Cartoon of impersonator in front of YouTube logo.

Enlarge (credit: Aurich Lawson)

How long does it take someone to have a YouTube impersonation claim reviewed, confirmed, and enforced? That kind of data is hard to piece together across such a giant video-sharing platform. But in the case of one user, Penguin Books author Celeste Ng, the process took a little over one full day—and required a big pile of public shaming in the process.

Ng’s ordeal began when she discovered someone had created an account with her first and last name that primarily posted racially and culturally insensitive videos—including apparent dog-whistling mentions of mixed-race marriages. This appeared to be a targeted impersonation attempt, as Ng has previously been targeted by online communities for marrying a non-Asian man.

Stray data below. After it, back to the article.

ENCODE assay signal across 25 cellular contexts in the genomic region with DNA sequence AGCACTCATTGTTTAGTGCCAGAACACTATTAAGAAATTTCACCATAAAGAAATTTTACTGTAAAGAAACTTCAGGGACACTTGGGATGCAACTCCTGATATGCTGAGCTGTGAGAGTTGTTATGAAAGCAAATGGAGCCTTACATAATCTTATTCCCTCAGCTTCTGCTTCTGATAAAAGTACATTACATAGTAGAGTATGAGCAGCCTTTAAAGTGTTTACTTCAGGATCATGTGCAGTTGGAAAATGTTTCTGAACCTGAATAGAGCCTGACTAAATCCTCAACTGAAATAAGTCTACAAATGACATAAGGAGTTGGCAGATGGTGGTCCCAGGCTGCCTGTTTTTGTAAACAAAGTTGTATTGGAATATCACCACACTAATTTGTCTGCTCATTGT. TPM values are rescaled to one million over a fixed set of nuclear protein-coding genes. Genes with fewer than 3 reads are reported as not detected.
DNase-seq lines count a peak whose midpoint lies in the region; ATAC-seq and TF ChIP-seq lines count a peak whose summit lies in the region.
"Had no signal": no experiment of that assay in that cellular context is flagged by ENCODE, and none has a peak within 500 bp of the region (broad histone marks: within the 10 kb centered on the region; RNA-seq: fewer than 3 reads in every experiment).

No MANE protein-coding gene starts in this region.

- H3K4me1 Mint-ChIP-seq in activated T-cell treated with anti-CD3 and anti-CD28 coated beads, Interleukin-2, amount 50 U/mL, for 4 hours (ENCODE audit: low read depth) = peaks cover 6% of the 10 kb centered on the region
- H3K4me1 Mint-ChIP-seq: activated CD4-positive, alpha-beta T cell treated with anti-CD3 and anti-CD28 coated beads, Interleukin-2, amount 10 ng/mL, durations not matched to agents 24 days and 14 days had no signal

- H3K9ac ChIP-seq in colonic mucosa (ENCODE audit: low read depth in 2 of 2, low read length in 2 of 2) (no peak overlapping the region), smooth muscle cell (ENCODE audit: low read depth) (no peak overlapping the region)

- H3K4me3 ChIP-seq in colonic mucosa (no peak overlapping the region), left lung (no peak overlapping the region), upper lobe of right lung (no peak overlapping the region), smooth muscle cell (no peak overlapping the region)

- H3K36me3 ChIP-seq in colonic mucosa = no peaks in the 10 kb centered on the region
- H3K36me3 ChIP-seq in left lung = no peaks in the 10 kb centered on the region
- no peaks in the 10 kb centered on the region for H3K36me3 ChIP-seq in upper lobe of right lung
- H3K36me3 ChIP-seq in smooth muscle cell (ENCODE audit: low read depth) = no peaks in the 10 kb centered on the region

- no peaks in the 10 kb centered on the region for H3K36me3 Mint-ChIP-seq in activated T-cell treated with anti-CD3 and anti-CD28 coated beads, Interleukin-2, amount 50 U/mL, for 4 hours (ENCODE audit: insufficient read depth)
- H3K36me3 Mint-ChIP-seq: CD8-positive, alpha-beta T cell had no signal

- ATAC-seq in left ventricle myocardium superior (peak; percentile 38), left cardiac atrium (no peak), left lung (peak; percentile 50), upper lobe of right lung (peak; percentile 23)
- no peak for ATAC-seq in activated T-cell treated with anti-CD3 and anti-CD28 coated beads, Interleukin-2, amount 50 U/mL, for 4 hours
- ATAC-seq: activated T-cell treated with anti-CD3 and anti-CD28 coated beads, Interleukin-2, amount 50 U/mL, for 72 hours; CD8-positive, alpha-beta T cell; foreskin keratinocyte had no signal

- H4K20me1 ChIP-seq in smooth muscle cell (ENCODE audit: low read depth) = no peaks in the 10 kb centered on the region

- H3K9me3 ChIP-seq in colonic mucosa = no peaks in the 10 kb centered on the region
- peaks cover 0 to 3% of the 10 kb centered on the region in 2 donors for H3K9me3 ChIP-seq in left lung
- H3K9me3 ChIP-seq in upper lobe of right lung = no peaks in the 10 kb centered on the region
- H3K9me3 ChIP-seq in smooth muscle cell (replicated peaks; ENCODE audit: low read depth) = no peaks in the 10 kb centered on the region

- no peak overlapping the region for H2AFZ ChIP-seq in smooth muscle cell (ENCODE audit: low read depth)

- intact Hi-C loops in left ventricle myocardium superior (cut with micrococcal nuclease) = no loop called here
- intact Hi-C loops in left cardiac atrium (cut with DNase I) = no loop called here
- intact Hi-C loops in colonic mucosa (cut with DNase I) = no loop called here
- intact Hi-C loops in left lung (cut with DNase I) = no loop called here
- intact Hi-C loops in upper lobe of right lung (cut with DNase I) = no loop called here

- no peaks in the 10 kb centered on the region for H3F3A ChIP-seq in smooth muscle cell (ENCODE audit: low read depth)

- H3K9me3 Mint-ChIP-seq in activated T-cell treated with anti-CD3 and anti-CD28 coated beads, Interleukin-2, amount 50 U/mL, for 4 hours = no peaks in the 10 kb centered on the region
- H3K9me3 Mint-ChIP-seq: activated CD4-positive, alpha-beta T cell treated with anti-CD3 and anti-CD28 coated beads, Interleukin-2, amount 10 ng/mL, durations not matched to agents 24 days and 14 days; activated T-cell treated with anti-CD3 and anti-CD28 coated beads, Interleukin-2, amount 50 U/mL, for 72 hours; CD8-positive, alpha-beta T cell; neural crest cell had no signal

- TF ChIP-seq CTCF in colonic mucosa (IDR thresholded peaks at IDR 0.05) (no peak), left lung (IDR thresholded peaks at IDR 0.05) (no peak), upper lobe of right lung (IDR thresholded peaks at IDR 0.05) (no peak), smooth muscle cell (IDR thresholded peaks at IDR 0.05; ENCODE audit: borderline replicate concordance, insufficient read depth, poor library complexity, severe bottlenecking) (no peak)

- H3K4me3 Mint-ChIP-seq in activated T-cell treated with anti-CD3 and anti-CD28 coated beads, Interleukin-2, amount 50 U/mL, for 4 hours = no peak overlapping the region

You have GOT to be kidding me, @YouTube. Someone is using my name and my photo to post hateful, racist videos, but you say this isn’t impersonation? Let me spell it out for you. pic.twitter.com/2JNe1hUDSJ

— Celeste Ng (@pronounced_ing) December 6, 2018

She took to Twitter to ask her followers how to report impersonation claims on YouTube. After filing a Wednesday impersonation report, which included her published book’s jacket sleeve photo and screenshots of the offending, fake YouTube account, Ng received a Thursday response from YouTube: her report did “not meet our impersonation reporting guidelines.”

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